“I wouldn’t be doing this if I felt I had a choice,” realizes Nic Snyder. He pauses, sips a beer. “I don’t think I have a choice.”
He’s talking about life as a musician, and more specifically, about his band… 1,2,3. The band includes long-time pal Josh Sickels on drums.
Discovered by Ooh La La founder and producer, Theo Aronson, who convinced the band to drive to Brooklyn, NY and record with him in his studio for a long weekend. The session yielded their breakthrough single “Confetti” and the b-side “Can’t Bribe God”. These two songs become OLL001, the band’s debut 7″ (released on color vinyl), launching Ooh La La Records. Shortly after the release of the “Confetti” 7 inch the band visited the UK, resulting in another single being released by UK tastemaker label Chess Club Records, and airplay on Radio 1 from the legendary DJ Zane Lowe. The band were subsequently signed by Frenchkiss Records who released their debut album.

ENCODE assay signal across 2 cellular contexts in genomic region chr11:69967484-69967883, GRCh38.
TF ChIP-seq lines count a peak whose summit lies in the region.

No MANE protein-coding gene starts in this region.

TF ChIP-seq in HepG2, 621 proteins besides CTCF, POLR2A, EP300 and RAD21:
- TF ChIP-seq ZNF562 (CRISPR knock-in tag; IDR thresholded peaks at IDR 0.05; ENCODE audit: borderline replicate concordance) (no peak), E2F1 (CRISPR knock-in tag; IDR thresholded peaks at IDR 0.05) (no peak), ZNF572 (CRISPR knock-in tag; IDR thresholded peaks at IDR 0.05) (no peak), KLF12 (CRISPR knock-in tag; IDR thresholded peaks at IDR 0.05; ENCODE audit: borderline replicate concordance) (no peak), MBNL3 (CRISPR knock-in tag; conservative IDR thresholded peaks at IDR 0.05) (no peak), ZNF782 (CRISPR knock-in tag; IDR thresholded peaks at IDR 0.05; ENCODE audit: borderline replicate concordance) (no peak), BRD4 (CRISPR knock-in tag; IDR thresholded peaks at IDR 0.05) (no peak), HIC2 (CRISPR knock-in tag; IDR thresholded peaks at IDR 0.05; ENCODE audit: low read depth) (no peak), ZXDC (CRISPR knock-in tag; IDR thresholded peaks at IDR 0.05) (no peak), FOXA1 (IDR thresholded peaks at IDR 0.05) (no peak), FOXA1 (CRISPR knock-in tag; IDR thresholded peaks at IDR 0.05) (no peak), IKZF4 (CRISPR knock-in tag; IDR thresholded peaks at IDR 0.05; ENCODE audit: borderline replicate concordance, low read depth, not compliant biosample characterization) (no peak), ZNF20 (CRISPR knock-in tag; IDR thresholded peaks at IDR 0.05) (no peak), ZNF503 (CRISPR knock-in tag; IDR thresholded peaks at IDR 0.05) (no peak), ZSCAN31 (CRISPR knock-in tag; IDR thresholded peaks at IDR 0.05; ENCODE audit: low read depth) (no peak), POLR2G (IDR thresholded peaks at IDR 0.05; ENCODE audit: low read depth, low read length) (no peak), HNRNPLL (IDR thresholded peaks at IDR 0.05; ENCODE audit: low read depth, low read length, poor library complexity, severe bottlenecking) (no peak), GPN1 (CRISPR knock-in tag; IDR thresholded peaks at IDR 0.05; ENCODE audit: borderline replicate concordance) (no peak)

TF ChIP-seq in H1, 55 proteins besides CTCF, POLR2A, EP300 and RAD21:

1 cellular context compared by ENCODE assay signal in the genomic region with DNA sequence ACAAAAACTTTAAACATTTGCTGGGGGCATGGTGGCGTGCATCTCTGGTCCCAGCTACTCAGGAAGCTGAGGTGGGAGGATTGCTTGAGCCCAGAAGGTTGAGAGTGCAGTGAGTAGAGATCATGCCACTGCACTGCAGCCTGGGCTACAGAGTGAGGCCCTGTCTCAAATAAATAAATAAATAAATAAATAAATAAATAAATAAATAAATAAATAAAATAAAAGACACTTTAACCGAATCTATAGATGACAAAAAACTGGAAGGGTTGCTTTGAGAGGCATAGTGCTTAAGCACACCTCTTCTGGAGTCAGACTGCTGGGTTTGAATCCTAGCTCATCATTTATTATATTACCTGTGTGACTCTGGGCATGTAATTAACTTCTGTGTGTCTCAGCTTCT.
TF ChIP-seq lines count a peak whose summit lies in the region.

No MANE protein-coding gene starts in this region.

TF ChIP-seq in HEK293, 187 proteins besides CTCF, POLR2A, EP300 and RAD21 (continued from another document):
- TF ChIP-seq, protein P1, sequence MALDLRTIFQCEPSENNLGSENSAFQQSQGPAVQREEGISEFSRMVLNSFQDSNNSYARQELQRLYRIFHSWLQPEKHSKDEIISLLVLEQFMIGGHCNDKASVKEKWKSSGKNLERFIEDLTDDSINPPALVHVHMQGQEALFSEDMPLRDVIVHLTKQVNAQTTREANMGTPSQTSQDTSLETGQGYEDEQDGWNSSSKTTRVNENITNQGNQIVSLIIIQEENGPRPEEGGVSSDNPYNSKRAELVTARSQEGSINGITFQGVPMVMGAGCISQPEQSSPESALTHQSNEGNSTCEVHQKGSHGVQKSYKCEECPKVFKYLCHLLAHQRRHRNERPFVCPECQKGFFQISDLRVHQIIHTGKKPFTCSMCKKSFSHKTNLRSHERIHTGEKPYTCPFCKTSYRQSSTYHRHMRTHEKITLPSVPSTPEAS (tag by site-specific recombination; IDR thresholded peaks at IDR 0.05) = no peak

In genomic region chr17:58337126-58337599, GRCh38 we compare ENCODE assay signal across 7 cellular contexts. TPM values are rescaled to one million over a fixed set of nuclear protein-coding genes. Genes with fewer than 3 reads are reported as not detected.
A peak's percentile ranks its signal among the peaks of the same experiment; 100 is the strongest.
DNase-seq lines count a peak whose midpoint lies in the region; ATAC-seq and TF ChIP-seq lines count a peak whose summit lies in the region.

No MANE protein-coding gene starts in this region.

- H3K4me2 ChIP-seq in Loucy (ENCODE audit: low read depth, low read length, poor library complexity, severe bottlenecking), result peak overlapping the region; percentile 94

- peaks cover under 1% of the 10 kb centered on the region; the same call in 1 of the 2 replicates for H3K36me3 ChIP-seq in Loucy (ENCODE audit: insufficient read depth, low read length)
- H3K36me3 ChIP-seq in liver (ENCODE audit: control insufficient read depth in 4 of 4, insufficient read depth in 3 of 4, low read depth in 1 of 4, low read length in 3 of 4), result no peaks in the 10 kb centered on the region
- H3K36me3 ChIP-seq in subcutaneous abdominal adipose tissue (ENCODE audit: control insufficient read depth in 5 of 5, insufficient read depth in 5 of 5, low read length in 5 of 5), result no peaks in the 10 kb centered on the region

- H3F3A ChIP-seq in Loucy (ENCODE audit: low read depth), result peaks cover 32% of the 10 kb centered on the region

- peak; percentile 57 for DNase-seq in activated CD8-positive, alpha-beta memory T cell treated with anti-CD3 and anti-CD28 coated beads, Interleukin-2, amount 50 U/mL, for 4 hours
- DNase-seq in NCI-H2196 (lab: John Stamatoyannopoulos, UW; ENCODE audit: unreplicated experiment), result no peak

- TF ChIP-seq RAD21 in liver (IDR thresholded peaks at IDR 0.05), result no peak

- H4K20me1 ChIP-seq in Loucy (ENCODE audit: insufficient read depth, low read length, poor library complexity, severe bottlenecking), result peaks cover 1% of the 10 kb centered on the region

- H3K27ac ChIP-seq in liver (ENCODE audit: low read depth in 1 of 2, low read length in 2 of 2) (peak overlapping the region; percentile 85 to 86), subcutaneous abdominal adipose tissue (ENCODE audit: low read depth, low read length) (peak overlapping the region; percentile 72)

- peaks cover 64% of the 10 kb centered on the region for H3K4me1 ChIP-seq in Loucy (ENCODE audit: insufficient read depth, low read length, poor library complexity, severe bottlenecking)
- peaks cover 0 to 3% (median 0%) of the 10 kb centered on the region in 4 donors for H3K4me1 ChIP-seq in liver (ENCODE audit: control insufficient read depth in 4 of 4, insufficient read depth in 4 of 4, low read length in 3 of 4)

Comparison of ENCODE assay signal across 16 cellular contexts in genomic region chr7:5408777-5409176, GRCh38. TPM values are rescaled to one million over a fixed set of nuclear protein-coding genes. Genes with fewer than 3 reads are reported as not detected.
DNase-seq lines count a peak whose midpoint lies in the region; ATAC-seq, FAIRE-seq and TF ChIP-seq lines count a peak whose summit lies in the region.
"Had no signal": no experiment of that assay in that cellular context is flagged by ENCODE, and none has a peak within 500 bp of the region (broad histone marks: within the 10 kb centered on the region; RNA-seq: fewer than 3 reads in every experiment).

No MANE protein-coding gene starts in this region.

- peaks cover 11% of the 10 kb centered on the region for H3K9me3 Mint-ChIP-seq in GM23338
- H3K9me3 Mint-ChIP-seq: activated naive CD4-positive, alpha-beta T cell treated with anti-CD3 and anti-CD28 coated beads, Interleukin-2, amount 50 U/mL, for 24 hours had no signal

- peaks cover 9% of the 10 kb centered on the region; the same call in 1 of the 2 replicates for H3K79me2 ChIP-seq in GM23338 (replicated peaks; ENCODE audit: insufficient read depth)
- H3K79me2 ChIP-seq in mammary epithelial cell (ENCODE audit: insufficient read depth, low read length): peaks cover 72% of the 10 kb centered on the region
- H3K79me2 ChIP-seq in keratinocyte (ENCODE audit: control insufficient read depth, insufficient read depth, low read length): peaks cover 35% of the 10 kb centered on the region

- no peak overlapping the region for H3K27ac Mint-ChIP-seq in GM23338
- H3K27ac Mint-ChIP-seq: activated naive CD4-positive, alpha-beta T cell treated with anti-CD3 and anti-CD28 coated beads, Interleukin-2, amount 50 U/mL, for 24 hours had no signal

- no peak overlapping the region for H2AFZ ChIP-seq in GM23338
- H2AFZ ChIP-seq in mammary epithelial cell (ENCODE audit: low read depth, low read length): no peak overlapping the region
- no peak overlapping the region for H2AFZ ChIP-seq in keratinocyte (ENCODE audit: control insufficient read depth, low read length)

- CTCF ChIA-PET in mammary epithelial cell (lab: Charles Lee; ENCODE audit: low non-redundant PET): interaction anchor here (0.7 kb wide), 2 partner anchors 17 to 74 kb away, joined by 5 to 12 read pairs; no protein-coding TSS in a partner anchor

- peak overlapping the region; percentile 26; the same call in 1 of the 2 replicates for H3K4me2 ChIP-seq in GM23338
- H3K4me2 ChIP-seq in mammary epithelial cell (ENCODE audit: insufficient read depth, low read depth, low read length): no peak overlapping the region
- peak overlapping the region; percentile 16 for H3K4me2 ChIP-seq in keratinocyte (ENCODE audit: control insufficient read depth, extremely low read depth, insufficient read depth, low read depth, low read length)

Snyder grew up inspired by a steady diet of Mercury-era Rod Stewart, Neil Young, Bacharach & David, and all-time fave, Roy Orbison, but he was lured into actually playing the stuff by his dad, who not only collected punk 7’s back in the seventies, but was a piano player in Pittsburgh’s monolithic Iron City Houserockers, probably the biggest band to come out of the Three Rivers area in the 70/80′s. Says Nic, “I have pictures of him on stage with Springsteen, Lenny Kravitz, and B.B. King. Now he’s considered a “legend” in the local blues scene. One of my first memories was of my mom speeding away from our house and telling me don’t ever become a musician or your wife will hate you.”
"'Bigger Black Car' features a slower, bluesier shuffle than 2010’s 7″ single 'Confetti', which had Big Star/T-Rex vibes all over it, but singer Nic Snyder’s anguished wail recognizably remains." - Death & Taxes
"Mark my words: Pittsburgh's 1,2,3 are going places. Big, important and awesome places, even." - Pretty Much Amazing
"...swift, lo-fi, guitar pop..." - Consequence of Sound